Advertisement

Massive 2,300-year-old stone tomb at park in Italy went overlooked — until now. See it

The rock necropolis of San Giuliano promises a unique glimpse into the ancient culture that dominated Italy before the Romans. But only if visitors are able to trek down the ravines, correctly navigate the overgrown forest and locate the ruins.

Amidst the foliage, a massive 2,300-year-old tomb went unnoticed. It was hidden in plain sight — but not for much longer.

Officials launched a yearslong project to clean up the archaeological park in Barbarano Romano and restore some of its more than 500 tombs, the Superintendency of Archaeology, Fine Arts and Landscape in Southern Etruria said in a Feb. 23 Facebook post.

Archaeologists started the cleaning project with one of the park’s most monumental ancient tombs: the Queen’s Tomb. A photo shows this large, 2,400-year-old stone structure.

The Queen’s Tomb with scaffolding in front before excavations cleaned the surrounding area. Photo from the Superintendency of Archaeology, Fine Arts and Landscape in Southern Etruria
The Queen’s Tomb with scaffolding in front before excavations cleaned the surrounding area. Photo from the Superintendency of Archaeology, Fine Arts and Landscape in Southern Etruria

Uncover more archaeological finds

What are we learning about the past? Here are three of our most eye-catching archaeology stories from the past week.

2,400-year-old underground discovery stumped experts for decades — until now

800-year-old toy unearthed after firehouse demolition. See it

Metal detectorist unearths 'one-of-a-kind' gold treasure from 1,400 years ago. See it


As archaeologists were clearing the area next to the Queen’s Tomb, they uncovered another stone structure, officials said.

Archaeologists identified the massive structure as a 2,300-year-old tomb. Outside, the rock-hewn tomb was shaped like a cube and had several fake doors. Inside, it had three burial chambers.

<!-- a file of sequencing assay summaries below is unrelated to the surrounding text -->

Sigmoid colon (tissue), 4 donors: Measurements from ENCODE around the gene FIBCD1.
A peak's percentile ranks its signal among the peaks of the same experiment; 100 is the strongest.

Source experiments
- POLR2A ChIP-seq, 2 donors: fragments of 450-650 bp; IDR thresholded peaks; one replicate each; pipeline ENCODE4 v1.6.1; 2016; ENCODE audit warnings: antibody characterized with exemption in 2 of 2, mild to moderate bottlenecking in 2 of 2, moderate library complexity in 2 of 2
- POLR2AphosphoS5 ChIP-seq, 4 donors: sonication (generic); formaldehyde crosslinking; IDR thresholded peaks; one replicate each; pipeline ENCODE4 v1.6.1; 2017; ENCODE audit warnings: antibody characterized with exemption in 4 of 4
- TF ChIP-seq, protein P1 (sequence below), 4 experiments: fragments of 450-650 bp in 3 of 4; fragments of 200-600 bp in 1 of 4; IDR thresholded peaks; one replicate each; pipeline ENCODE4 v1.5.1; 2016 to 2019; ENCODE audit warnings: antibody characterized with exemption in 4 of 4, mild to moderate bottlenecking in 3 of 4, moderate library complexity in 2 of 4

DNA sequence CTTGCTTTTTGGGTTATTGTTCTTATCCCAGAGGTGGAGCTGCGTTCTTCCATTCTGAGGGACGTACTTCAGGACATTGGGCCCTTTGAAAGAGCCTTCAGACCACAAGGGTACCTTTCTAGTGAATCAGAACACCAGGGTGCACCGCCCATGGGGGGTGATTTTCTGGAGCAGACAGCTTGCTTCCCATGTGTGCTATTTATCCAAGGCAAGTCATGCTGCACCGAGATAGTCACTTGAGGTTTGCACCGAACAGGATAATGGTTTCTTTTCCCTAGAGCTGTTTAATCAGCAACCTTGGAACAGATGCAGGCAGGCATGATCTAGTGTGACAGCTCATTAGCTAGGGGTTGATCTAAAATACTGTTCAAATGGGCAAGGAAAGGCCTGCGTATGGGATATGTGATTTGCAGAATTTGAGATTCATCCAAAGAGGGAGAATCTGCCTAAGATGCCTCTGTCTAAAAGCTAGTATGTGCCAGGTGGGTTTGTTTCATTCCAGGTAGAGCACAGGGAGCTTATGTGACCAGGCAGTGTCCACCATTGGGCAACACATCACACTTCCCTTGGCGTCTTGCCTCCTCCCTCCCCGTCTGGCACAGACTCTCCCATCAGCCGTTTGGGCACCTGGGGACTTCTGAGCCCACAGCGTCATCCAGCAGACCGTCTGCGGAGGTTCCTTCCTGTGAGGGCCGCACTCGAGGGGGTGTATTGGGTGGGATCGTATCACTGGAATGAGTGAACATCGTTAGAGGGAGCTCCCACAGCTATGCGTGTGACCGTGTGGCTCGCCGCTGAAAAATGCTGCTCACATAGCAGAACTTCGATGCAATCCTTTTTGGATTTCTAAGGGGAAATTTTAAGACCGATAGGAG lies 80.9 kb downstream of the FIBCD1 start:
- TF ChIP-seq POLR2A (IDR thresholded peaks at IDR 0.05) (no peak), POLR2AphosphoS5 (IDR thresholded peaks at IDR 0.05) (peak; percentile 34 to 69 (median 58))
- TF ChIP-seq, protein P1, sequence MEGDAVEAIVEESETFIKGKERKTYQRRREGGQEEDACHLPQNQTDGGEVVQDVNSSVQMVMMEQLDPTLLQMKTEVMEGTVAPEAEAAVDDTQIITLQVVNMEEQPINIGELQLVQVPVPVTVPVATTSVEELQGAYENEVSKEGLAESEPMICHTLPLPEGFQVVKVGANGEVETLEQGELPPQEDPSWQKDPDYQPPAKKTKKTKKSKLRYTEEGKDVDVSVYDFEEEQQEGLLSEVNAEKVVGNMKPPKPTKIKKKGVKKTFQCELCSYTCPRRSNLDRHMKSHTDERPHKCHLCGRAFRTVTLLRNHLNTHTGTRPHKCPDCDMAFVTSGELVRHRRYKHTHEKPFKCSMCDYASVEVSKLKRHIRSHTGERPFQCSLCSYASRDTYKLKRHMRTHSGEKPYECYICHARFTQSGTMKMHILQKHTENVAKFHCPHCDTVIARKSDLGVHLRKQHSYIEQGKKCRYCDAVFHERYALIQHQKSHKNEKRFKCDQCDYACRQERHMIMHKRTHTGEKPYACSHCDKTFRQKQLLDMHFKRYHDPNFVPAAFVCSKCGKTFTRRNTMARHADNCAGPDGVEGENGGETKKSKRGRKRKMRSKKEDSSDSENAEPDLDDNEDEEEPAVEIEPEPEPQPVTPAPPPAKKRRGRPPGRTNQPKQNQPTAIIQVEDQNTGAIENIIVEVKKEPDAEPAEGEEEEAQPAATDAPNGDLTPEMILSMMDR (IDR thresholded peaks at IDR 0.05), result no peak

The 2,300-year-old tomb at the rock necropolis of San Giuliano after excavations. Photo from the Superintendency of Archaeology, Fine Arts and Landscape in Southern Etruria
The 2,300-year-old tomb at the rock necropolis of San Giuliano after excavations. Photo from the Superintendency of Archaeology, Fine Arts and Landscape in Southern Etruria

A photo shows the ancient tomb after excavations. Archaeologists did not specify how tall the newfound tomb is but the roughly 30-foot-tall Queen’s Tomb next to it serves as a reference point.

Like the other tombs at the rock necropolis of San Giuliano, the 2,300-year-old structure was built by the Etruscans.

The 2,300-year-old tomb (left) and the Queen’s Tomb (right) during excavations at the rock necropolis of San Giuliano. Photo from the Superintendency of Archaeology, Fine Arts and Landscape in Southern Etruria
The 2,300-year-old tomb (left) and the Queen’s Tomb (right) during excavations at the rock necropolis of San Giuliano. Photo from the Superintendency of Archaeology, Fine Arts and Landscape in Southern Etruria

The Etruscans were an ancient civilization located in modern-day Italy that reached its peak in the sixth century B.C. “Many features of Etruscan culture were adopted by the Romans, their successors to power in the peninsula,” according to Britannica

Cleaning and restoration work is ongoing at the rock necropolis of San Giuliano. The site is in Barbarano Romano and about 30 miles northwest of Rome.

Google Translate was used to translate the Facebook post from the Superintendency of Archaeology, Fine Arts and Landscape in Southern Etruria.

‘Extremely rare’ treasure found at forgotten ancient Roman settlement in UK. See it

Hunt for ancient Roman pottery workshop leads to much older ‘exciting’ find

Man stumbles on ancient Roman artifact — weighing 13,000 pounds — in riverbed. See it